West Virgina Primary Election Results 2018


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Last updated 5/9/2018 1:01:12 AM EDT
       
PRECINCTS REPORTING 1648/1758    
       
U.S. SENATOR - REP      
  Votes %  
PATRICK MORRISEY 47729 34.83  
EVAN JENKINS 40131 29.28  
DON BLANKENSHIP 27406 20  
THOMAS (TOM) WILLIS 13456 9.82  
BO COPLEY 4235 3.09  
JACK NEWBROUGH 4092 2.99  
       
U.S. SENATOR - DEM      
  Votes %  
JOSEPH MANCHIN, III 112224 73.23  
PAULA JEAN SWEARENGIN 41023 26.77  
       
U.S. HOUSE OF REPRESENTATIVES, 1st  Congressional District - DEM
  Votes %  
KENDRA FERSHEE 23030 47.29  
RALPH BAXTER 18542 38.07  
TOM PAYNE 7131 14.64  
       
U.S. HOUSE OF REPRESENTATIVES, 1st  Congressional District - REP 
  Votes %  
DAVID B McKINLEY 40122 100  
       
U.S. HOUSE OF REPRESENTATIVES, 2nd  Congressional District - DEM
  Votes %  
TALLEY SERGENT 29264 62.58  
AARON SCHEINBERG 17498 37.42  
       
U.S. HOUSE OF REPRESENTATIVES, 2nd  Congressional District - REP 
  Votes %  
ALEX X. MOONEY 36431 100  
       
U.S. HOUSE OF REPRESENTATIVES, 3rd  Congressional District - DEM
  Votes %  
RICHARD OJEDA II 29837 52.05  
MR. SHIRLEY LOVE 14251 24.86  
PAUL E. DAVIS 9063 15.81  
JANICE "BYRD" HAGERMAN 4176 7.28  
       
U.S. HOUSE OF REPRESENTATIVES, 3rd  Congressional District - REP 
  Votes %  
CAROL MILLER 8936 23.78  
RUPIE PHILLIPS 7320 19.48  
MARTY GEARHEART 6833 18.18  
CONRAD LUCAS 6812 18.12  
RICK SNUFFER 4032 10.73  
AYNE AMJAD 2791 7.43  
PHILIP PAYTON 861 2.29  

West Virginians will be heading to the polls in a midterm primary election with nominations up for grabs in the U.S. Senate, U.S. House and the Legislature.

After 10 days of early voting, Election Day polls open Tuesday at 6:30 a.m. and close at 7:30 p.m. Independent voters can choose to vote in either the Democratic or Republican primary.

Here’s a look at some voting numbers and key races on Tuesday’s ballot.

U.S. SENATE

The closest-watched race could be the Republican U.S. Senate primary, which has six candidates, including 3rd District Congressman Evan Jenkins, state Attorney General Patrick Morrisey and former Massey Energy CEO Don Blankenship.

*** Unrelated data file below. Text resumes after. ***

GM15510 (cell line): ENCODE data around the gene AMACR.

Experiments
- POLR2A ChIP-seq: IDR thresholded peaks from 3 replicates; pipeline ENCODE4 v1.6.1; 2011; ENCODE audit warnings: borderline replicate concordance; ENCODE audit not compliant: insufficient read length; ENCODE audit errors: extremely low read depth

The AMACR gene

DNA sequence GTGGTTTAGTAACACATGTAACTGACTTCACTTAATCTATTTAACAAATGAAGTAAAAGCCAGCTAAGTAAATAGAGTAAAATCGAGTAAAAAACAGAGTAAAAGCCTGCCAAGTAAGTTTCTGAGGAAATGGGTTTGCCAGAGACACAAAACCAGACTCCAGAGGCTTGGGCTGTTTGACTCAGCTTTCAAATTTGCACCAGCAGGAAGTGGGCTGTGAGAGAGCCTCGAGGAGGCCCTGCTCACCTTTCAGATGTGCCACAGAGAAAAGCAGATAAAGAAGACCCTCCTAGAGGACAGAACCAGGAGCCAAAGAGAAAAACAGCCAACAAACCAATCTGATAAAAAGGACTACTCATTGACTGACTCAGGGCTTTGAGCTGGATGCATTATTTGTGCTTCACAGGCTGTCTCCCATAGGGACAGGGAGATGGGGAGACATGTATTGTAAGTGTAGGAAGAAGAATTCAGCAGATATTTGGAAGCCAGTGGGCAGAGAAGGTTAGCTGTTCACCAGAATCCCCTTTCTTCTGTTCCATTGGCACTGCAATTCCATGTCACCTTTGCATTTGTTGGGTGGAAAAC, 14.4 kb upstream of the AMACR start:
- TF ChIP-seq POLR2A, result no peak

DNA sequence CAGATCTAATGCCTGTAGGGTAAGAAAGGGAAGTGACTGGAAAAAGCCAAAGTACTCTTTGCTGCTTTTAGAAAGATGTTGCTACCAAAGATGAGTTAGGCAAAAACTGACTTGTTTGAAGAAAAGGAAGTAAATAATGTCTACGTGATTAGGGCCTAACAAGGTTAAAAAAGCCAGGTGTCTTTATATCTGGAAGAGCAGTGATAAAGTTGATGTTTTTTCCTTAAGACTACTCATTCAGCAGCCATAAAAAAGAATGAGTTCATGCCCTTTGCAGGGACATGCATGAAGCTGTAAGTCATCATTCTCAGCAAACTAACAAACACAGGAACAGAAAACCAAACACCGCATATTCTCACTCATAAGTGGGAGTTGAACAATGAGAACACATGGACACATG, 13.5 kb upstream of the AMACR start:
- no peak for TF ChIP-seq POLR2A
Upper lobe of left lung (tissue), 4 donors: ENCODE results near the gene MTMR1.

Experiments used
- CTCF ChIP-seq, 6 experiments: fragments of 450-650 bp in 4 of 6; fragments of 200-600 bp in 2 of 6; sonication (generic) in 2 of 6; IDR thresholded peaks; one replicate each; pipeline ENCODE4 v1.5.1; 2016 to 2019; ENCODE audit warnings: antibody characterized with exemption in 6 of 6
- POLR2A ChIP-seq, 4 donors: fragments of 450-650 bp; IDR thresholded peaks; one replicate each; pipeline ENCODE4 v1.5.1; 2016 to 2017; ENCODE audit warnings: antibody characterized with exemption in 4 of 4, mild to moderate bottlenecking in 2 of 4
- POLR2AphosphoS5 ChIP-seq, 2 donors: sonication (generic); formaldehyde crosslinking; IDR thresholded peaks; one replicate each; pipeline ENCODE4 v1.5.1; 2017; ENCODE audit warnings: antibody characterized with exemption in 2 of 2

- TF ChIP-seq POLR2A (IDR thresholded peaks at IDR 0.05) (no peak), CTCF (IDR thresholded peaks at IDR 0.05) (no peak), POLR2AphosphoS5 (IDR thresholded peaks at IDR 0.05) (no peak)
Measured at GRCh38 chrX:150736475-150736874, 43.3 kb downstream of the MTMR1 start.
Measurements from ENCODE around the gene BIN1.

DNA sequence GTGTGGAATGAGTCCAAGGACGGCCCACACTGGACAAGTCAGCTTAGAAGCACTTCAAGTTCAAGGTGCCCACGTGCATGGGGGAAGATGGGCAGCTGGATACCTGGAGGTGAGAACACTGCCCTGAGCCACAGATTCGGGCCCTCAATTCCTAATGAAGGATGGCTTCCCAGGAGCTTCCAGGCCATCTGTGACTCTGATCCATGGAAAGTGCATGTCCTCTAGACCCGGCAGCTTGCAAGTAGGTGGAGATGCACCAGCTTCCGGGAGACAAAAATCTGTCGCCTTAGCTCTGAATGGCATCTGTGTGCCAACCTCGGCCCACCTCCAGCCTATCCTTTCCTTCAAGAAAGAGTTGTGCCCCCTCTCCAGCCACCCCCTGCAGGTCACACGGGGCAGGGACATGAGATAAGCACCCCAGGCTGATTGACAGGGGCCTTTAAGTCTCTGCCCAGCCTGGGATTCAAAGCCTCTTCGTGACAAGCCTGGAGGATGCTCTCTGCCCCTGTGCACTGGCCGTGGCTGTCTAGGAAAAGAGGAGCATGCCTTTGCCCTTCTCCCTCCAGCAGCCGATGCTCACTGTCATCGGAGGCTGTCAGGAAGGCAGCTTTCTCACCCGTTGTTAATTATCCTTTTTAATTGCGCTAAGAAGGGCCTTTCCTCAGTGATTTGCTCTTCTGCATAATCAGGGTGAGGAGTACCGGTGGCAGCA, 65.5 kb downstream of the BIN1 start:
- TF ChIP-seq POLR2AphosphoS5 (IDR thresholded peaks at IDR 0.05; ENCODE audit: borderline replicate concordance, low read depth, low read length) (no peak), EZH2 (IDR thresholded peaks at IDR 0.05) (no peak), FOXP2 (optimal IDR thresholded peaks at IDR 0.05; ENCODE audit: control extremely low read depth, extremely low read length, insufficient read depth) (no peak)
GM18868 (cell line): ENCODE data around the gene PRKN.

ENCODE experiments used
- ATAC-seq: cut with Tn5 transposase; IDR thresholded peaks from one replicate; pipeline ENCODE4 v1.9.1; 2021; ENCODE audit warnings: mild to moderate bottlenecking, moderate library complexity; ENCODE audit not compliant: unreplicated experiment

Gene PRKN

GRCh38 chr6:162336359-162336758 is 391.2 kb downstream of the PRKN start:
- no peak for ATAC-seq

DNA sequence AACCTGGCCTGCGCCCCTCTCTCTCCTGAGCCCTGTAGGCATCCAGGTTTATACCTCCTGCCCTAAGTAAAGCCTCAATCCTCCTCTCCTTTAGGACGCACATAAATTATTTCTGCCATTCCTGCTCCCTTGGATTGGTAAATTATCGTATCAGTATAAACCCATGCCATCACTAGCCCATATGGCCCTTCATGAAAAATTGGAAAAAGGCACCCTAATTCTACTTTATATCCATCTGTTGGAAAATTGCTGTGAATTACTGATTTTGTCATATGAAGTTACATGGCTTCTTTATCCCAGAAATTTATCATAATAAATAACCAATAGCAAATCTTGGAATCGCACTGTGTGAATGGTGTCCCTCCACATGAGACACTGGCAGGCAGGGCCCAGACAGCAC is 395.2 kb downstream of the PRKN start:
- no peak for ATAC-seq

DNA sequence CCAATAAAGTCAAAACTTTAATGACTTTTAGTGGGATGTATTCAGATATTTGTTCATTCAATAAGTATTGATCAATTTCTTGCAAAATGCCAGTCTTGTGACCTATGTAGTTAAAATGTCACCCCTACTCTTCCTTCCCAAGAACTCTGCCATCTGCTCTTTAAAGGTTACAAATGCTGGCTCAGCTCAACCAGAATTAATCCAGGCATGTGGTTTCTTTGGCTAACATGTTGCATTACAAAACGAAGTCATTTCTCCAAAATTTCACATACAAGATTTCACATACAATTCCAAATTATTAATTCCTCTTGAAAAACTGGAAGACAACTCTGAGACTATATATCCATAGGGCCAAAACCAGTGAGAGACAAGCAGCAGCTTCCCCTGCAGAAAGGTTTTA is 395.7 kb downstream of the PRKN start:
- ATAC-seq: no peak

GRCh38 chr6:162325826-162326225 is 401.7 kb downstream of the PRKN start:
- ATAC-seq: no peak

Jenkins is a former Democrat and second-term congressman. Morrisey was elected in 2016 to a second four-year term.

Blankenship was released from federal prison in May 2017 after serving a year for a misdemeanor conviction for conspiring to willfully violate safety standards at Massey’s Upper Big Branch mine, where 29 men were killed in a 2010 explosion.

Other GOP candidates are Bo Copley of Lenore, a miner who confronted Democratic presidential candidate Hillary Clinton in 2016 over her remarks about cutting coal mining jobs; truck driver Jack Newbrough of Weirton and West Virginia National Guard Maj. Tom Willis of Martinsburg.

Manchin, a former governor, is seeking a second full six-year term in the Senate. In Tuesday’s primary he faces Paula Jean Swearengin, a Bernie Sanders Democrat from a coal-mining family.

U.S. HOUSE

Four Democrats and seven Republicans are running for the 3rd District seat being vacated by Jenkins.

Among the Democrats is Richard Ojeda, a state senator who gained notoriety for vocally backing a teacher pay raise a month before their nine-day statewide strike began. The other Democrats are state Delegate Shirley Love, Huntington bus service CEO Paul Davis and nurse Janice Hagerman of Mount Hope.

The GOP ballot includes former state Republican Party Chairman Conrad Lucas; state delegates Marty Gearheart, Rupie Phillips and Carol Miller; former delegate Rick Snuffer, Dr. Ayne Amjad of Beckley and Philip Payton of Milton.

Congressmen David McKinley from the 1st District and Alex Mooney from the 2nd District are unopposed in the GOP primary.

The 1st District Democratic primary pits Keyser attorney Tom Payne, retired law firm CEO Ralph Baxter of Wheeling and West Virginia University law professor Kendra Fershee.

In November, Mooney will face either U.S. Army veteran Aaron Scheinberg or former Hillary Clinton state presidential campaign director Talley Sergent.

LEGISLATURE

Seventeen of the 34 state Senate seats are up for grabs this fall. Every incumbent is seeking re-election, and six Democratic races and six on the GOP side are contested Tuesday.

All 100 House of Delegates seats are on the ballot. Eighteen delegates didn’t file for re-election, including Republican House Speaker Tim Armstead.

Republicans hold a 22-12 majority in the Senate and a 64-36 lead in the House.